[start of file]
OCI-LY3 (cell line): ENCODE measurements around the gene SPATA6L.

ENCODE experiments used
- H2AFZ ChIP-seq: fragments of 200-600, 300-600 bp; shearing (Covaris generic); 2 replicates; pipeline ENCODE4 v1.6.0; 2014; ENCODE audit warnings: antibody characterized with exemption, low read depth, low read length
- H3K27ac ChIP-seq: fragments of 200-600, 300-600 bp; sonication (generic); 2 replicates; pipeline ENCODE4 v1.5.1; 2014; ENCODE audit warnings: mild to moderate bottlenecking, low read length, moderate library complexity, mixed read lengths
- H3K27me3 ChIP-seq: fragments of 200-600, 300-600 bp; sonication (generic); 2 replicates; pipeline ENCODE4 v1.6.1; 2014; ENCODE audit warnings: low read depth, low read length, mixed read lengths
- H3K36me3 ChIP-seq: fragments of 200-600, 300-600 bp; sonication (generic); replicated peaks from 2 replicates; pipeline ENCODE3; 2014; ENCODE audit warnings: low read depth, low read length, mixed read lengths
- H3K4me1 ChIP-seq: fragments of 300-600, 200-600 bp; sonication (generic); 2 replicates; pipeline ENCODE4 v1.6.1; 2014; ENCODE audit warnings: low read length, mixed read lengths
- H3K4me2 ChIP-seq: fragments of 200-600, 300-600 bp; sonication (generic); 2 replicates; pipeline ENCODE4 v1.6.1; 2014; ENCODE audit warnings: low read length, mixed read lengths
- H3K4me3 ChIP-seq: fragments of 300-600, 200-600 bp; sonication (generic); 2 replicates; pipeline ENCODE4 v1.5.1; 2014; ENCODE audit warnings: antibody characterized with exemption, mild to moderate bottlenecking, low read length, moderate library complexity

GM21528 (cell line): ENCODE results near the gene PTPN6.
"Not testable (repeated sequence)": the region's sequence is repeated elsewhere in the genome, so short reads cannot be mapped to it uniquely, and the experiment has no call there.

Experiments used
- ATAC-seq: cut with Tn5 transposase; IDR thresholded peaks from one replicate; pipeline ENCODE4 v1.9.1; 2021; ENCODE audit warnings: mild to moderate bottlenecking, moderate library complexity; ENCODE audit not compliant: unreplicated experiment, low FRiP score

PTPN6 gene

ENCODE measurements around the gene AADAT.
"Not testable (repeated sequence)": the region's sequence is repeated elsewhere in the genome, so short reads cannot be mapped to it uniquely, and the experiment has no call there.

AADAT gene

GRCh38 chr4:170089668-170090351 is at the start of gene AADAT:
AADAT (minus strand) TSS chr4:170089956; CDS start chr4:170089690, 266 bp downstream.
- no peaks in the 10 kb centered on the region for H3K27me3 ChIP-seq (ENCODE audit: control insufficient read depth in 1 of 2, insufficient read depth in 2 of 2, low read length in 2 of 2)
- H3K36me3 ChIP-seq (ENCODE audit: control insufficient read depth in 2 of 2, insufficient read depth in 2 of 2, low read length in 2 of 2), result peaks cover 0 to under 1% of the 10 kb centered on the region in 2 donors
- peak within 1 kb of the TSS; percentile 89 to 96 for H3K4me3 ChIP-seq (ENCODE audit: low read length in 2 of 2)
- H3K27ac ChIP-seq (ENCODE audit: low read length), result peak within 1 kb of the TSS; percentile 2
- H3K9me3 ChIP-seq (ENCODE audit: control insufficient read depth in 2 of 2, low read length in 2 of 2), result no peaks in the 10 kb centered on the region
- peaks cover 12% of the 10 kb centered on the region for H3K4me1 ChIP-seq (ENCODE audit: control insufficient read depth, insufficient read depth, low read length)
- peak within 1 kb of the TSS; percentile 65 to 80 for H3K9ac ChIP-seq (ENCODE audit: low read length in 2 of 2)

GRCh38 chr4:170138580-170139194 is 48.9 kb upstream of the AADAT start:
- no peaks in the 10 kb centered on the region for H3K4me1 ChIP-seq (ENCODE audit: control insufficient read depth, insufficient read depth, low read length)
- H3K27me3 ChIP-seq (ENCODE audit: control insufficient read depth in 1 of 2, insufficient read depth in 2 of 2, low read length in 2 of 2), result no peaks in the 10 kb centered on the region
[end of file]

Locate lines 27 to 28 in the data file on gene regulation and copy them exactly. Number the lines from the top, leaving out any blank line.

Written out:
GRCh38 chr4:170138580-170139194 is 48.9 kb upstream of the AADAT start:
- no peaks in the 10 kb centered on the region for H3K4me1 ChIP-seq (ENCODE audit: control insufficient read depth, insufficient read depth, low read length)